In geometry, the term "sides" refers to the straight lines that form the boundaries of a two-dimensional shape or the edges of a three-dimensional object. The number of sides a shape has depends on its type. Here are some common shapes and their respective number of sides:

**Triangle:**3 sides**Quadrilateral:**4 sides**Pentagon:**5 sides**Hexagon:**6 sides**Heptagon (or Septagon):**7 sides**Octagon:**8 sides**Nonagon:**9 sides**Decagon:**10 sides

Each side of a polygon has certain properties that are important to understand:

**Length:**The distance between the endpoints of a side.**Orientation:**The direction in which the side is traced, usually either clockwise or counterclockwise.**Position:**The relative location of the side with respect to other sides of the shape.**Relationships:**The angles and lengths formed by different sides in a polygon, which can have various mathematical relationships.

When studying sides in geometry, it's important to focus on the following key concepts:

- Identifying the number of sides in different polygons and being able to recognize and name these polygons.
- Understanding the properties of sides, including length, orientation, and position in a shape.
- Exploring the relationships between sides and angles within polygons, such as the sum of interior angles in a polygon.
- Applying the concept of sides to solve problems involving perimeter, area, and other geometric measurements.

By mastering these concepts, you'll develop a strong foundation in geometry and be able to confidently work with sides in various shapes and figures.

Good luck with your studies!

.Study GuideSimilarity and scale Worksheet/Answer key

Similarity and scale Worksheet/Answer key

Similarity and scale Worksheet/Answer key

Similarity and scale Worksheet/Answer keyUsing Similar Polygons Worksheet/Answer keySimilar Polygons Worksheet/Answer keyUsing Similar Polygons Worksheet/Answer keySimilar Polygons

Number and Operations (NCTM)

Understand numbers, ways of representing numbers, relationships among numbers, and number systems.

Understand and use ratios and proportions to represent quantitative relationships.

Compute fluently and make reasonable estimates.

Develop, analyze, and explain methods for solving problems involving proportions, such as scaling and finding equivalent ratios.

Geometry (NCTM)

Analyze characteristics and properties of two- and three-dimensional geometric shapes and develop mathematical arguments about geometric relationships.

Understand relationships among the angles, side lengths, perimeters, areas, and volumes of similar objects.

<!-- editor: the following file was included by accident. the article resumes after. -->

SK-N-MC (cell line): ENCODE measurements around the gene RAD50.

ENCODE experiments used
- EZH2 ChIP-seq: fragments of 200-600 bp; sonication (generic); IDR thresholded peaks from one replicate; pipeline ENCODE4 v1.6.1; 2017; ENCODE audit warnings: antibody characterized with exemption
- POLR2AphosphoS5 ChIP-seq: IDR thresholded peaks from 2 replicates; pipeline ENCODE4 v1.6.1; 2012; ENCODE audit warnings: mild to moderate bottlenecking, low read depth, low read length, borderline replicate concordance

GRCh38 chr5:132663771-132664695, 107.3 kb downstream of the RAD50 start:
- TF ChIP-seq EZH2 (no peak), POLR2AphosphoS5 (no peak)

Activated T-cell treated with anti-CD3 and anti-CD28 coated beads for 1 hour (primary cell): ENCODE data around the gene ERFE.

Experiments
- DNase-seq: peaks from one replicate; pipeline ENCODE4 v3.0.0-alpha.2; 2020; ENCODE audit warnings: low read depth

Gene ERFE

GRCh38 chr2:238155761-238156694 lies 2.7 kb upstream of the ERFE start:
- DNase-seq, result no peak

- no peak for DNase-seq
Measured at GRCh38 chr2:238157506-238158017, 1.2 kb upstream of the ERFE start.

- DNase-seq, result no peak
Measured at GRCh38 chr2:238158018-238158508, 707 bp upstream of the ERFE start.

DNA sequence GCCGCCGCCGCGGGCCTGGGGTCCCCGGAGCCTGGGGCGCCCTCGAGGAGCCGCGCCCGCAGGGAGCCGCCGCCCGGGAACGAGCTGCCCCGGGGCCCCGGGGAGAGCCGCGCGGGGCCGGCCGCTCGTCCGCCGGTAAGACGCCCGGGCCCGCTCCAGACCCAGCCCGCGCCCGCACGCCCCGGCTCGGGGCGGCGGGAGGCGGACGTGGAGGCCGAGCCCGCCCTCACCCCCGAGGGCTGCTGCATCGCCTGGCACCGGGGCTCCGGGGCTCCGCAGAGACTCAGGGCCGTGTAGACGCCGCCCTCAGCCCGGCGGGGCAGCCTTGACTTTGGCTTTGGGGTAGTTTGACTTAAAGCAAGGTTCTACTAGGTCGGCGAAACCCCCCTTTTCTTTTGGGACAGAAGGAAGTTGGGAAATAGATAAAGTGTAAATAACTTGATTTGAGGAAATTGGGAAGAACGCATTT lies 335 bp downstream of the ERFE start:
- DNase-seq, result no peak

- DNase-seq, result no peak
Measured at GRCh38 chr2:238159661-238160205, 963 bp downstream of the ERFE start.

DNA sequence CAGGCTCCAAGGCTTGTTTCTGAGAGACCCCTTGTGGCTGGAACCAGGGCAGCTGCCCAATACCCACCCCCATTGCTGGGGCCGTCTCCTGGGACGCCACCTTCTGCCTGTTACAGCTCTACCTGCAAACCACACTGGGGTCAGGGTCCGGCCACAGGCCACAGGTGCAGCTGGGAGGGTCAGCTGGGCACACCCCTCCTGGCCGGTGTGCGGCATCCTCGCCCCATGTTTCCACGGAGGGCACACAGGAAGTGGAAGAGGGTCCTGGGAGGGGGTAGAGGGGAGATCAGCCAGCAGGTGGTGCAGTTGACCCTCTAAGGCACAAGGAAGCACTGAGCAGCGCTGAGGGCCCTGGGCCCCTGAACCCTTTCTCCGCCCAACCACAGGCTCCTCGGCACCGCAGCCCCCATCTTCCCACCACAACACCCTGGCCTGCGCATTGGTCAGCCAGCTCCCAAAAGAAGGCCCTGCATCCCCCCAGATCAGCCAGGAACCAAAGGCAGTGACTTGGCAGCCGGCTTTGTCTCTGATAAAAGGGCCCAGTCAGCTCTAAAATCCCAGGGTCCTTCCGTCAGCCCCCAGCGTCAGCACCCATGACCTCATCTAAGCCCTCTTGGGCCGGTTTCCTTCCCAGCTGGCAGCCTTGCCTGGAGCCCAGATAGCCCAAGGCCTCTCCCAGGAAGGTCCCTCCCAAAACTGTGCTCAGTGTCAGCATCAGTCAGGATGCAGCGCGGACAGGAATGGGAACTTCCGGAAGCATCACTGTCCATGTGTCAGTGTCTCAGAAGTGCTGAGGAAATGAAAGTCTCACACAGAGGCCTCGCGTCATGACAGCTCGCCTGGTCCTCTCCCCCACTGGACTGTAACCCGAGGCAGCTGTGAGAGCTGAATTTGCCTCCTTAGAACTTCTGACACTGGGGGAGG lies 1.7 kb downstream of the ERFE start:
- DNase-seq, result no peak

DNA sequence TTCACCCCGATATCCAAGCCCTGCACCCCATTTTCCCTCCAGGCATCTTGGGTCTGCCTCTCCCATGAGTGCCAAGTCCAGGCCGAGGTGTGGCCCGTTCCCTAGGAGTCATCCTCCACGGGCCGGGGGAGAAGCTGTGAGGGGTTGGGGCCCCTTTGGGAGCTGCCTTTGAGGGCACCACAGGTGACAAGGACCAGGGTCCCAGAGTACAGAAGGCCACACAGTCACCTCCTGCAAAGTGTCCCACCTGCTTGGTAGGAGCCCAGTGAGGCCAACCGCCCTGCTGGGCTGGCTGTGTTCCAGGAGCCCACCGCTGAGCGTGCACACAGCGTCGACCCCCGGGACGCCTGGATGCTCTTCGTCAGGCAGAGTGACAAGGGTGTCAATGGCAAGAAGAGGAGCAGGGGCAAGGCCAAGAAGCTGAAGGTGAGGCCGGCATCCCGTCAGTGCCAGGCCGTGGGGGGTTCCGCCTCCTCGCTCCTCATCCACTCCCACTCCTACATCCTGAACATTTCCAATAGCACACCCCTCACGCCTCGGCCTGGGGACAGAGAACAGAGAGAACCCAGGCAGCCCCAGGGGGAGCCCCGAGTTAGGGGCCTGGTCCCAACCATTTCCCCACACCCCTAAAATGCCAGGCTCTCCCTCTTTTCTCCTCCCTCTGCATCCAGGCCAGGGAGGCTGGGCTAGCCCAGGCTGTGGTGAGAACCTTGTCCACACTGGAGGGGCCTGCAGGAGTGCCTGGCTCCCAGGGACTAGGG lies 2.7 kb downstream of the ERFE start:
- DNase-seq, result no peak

Create and critique inductive and deductive arguments concerning geometric ideas and relationships, such as congruence, similarity, and the Pythagorean relationship.

Apply transformations and use symmetry to analyze mathematical situations.

Describe sizes, positions, and orientations of shapes under informal transformations such as flips, turns, slides, and scaling.

Measurement (NCTM)

Apply appropriate techniques, tools, and formulas to determine measurements.

Solve problems involving scale factors, using ratio and proportion.

Grade 8 Curriculum Focal Points (NCTM)

Geometry and Measurement: Analyzing two- and three-dimensional space and figures by using distance and angle

Students use fundamental facts about distance and angles to describe and analyze figures and situations in two- and three-dimensional space and to solve problems, including those with multiple steps. They prove that particular configurations of lines give rise to similar triangles because of the congruent angles created when a transversal cuts parallel lines. Students apply this reasoning about similar triangles to solve a variety of problems, including those that ask them to find heights and distances. They use facts about the angles that are created when a transversal cuts parallel lines to explain why the sum of the measures of the angles in a triangle is 180 degrees, and they apply this fact about triangles to find unknown measures of angles. Students explain why the Pythagorean Theorem is valid by using a variety of methods - for example, by decomposing a square in two different ways. They apply the Pythagorean Theorem to find distances between points in the Cartesian coordinate plane to measure lengths and analyze polygons and polyhedra.